Isaiah 61:1 “The Spirit of the Lord God is upon me because the Lord has anointed me to bring good news to the poor; he has sent me to bind up the brokenhearted, to proclaim liberty to the captives, and the opening of the prison to those who are bound.”
Eric Liddell was an Olympic runner for Great Britain in the 1920s. His story was famously depicted in the Academy Award-winning 1981 movie, Chariots of Fire. Probably the most memorable part of the story was his refusal to run on Sunday in the 1924 Olympics. The Olympic Committee would not extend a religious exemption, so he was forced to forfeit. Instead of giving up, he chose to run another event, one he was not predicted to do well in and won a gold medal. It’s a powerful story, one that made him famous all over the world still to this day (can you name any other Olympian from the 1920s?). Since the movie ends here, many are not aware of the rest of his story. But it’s the second half of his life that is even more fascinating and inspiring.
Liddell’s conviction about the Sabbath was not a spur-of-the-moment stance to gain attention, rather, it came from deeply held religious beliefs. In fact, his greater burden, much greater than competing in the Olympics, was to serve as a missionary. The famous quote from the movie, “When I run I feel His pleasure” could have been applied to his drive to serve on the mission field.
After winning the gold medal, many wanted him to keep training to compete at the next Olympics, but he was eager to move on. So at only 22 years old, he hung up his spikes and headed back to China, the land of his birth.
These first three devotions for Isaiah 61:1 will be a series on the post-Olympic life of Eric Liddell: Three stories that give a modern example of some of the key phrases in this verse. For the fourth devotion, we will leave Liddell’s story and make the more direct connection between Isaiah 61:1 and its ultimate fulfillment in Christ as seen in Luke 4:18-19.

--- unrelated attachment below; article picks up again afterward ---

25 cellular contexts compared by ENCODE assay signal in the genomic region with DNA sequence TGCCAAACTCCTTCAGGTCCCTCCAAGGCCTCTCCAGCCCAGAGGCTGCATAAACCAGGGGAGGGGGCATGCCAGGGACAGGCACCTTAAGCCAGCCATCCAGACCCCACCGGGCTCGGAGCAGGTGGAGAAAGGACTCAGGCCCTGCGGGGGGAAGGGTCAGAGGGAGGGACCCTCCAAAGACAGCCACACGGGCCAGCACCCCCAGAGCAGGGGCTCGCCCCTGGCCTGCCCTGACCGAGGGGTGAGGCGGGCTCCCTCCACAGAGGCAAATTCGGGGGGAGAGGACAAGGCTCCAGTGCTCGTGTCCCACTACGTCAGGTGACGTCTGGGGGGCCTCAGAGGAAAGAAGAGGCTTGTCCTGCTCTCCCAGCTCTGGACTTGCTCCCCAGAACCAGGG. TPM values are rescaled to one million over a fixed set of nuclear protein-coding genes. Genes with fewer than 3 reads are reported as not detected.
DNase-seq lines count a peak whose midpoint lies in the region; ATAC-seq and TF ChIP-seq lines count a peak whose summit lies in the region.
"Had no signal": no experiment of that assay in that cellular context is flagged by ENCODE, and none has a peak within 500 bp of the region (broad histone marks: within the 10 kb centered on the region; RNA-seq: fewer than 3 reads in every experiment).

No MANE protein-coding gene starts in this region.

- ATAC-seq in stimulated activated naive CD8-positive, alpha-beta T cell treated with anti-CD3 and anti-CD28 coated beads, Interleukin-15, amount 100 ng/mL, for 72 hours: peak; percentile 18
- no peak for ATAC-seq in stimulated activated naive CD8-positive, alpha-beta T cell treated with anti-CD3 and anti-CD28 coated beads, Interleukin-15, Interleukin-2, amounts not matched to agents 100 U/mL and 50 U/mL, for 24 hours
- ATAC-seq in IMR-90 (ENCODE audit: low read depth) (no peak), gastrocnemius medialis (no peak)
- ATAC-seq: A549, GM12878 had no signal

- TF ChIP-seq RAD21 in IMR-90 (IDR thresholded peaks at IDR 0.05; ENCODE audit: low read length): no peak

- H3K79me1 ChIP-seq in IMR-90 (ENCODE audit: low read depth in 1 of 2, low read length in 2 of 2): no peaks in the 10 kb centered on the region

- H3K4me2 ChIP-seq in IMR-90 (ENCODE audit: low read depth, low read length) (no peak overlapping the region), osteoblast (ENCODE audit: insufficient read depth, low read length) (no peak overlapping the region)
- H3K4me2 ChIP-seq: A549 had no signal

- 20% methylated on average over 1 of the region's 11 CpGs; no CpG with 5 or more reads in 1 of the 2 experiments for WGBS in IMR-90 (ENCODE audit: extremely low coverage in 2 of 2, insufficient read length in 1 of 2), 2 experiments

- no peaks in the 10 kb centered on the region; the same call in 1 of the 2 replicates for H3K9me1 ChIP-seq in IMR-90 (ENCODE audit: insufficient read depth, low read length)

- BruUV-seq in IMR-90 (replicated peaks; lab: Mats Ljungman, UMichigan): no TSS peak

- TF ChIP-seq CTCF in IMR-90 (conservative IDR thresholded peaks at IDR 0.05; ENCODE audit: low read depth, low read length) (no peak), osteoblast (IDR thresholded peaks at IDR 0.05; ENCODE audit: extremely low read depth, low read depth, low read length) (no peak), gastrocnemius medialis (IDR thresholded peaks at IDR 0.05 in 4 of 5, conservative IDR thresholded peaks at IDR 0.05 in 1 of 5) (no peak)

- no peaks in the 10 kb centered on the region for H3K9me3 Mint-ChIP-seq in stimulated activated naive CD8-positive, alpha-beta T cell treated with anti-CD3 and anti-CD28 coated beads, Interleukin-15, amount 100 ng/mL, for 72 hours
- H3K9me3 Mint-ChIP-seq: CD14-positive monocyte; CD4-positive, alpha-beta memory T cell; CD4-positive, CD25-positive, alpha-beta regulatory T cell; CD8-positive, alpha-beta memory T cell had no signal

Eric committed his life to faithfully living out a sincere love for Christ. Many who served alongside him on the mission field testified to his fierce commitment to put Christ first in all things.
After the bombing of Pearl Harbor, the Japanese invaded the region of China where Eric was serving and put all foreigners, including missionaries, in prison camps. Yet even as a prisoner, Eric maintained his commitment to the daily discipline of spending time with God. One of his fellow prisoners observed that "No matter how busy he was, Eric never neglected his daily time with God. Each morning, Eric and his friend Joe Cotterill woke early and quietly pursued their devotions together by the light of a peanut-oil lamp before beginning a long day of work." (Metaxas, 82)
In the internment camp, everyone had to go without and make sacrifices. Food and possessions were scarce. Clothing was in a plodding process of disintegration, leaving ever fewer fibers for stitches to grasp. In the midst of his own needs, Liddell was always on the lookout for the needs of others. Eric Metaxas, in his book 7 Men, shares a story of Liddell’s generous nature during his prison stay:
Stephen Metcalf, who was seventeen in 1944, remembered one remarkable incident. Metcalf's shoes had completely worn out. One day Eric came to him with something wrapped up in cloth. "Steve," he said, "I see that you have no shoes, and it's winter. Perhaps you can use these." Eric pushed the bundle into Steve's hands. "They were his running shoes," Metcalf says.
One can only imagine what such a pair of shoes might be valued at today. Liddell saw a need and was not tied to possessions that could help someone else. But he wasn’t only looking to meet physical needs in the prison camp. The spiritual needs of his fellow prisoners was his higher concern. Metcalf later said that Eric gave him something of far greater value than shoes; he also gave him a baton. Not a relay baton, but a “Baton of Forgiveness". He taught me to love my enemies, the Japanese, and to pray for them.”
In what ways did Eric Liddell live out the phrase in Isaiah 61:1, “Bring Good News to the Poor?”
God, we may never win a gold medal in the Olympics, or even show up to watch the Olympics. We may never end up in a prison camp—so sometimes stories like this can be hard to relate to. But we pray that if Eric Liddell could be that generous with something so valuable, that we too would learn to hold loosely to earthly possessions and be generous. Help us to seek to meet the physical needs of others, but also to be on the lookout for meeting Spiritual needs.